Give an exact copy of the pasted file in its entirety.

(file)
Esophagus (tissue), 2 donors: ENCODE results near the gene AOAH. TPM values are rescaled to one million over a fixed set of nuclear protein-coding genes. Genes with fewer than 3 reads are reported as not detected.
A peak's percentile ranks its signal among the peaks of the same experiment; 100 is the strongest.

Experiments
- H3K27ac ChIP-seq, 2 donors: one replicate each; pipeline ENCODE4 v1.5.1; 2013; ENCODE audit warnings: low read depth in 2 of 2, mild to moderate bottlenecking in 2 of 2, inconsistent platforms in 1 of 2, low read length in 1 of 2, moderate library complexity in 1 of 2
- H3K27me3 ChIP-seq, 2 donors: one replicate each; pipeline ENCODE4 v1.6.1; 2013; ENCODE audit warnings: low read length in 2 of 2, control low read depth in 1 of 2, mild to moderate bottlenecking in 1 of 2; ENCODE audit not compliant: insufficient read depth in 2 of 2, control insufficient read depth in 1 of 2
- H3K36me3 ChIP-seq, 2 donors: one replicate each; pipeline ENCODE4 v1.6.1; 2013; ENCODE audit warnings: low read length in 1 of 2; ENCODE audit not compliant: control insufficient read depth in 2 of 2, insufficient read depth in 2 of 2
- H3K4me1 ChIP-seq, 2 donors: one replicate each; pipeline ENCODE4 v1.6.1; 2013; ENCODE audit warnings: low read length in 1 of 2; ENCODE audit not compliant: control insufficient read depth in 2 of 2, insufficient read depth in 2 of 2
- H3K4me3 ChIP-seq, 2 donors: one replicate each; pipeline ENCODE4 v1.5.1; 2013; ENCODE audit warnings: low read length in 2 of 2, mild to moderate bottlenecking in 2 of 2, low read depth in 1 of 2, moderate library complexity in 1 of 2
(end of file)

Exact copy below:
Esophagus (tissue), 2 donors: ENCODE results near the gene AOAH. TPM values are rescaled to one million over a fixed set of nuclear protein-coding genes. Genes with fewer than 3 reads are reported as not detected.
A peak's percentile ranks its signal among the peaks of the same experiment; 100 is the strongest.

Experiments
- H3K27ac ChIP-seq, 2 donors: one replicate each; pipeline ENCODE4 v1.5.1; 2013; ENCODE audit warnings: low read depth in 2 of 2, mild to moderate bottlenecking in 2 of 2, inconsistent platforms in 1 of 2, low read length in 1 of 2, moderate library complexity in 1 of 2
- H3K27me3 ChIP-seq, 2 donors: one replicate each; pipeline ENCODE4 v1.6.1; 2013; ENCODE audit warnings: low read length in 2 of 2, control low read depth in 1 of 2, mild to moderate bottlenecking in 1 of 2; ENCODE audit not compliant: insufficient read depth in 2 of 2, control insufficient read depth in 1 of 2
- H3K36me3 ChIP-seq, 2 donors: one replicate each; pipeline ENCODE4 v1.6.1; 2013; ENCODE audit warnings: low read length in 1 of 2; ENCODE audit not compliant: control insufficient read depth in 2 of 2, insufficient read depth in 2 of 2
- H3K4me1 ChIP-seq, 2 donors: one replicate each; pipeline ENCODE4 v1.6.1; 2013; ENCODE audit warnings: low read length in 1 of 2; ENCODE audit not compliant: control insufficient read depth in 2 of 2, insufficient read depth in 2 of 2
- H3K4me3 ChIP-seq, 2 donors: one replicate each; pipeline ENCODE4 v1.5.1; 2013; ENCODE audit warnings: low read length in 2 of 2, mild to moderate bottlenecking in 2 of 2, low read depth in 1 of 2, moderate library complexity in 1 of 2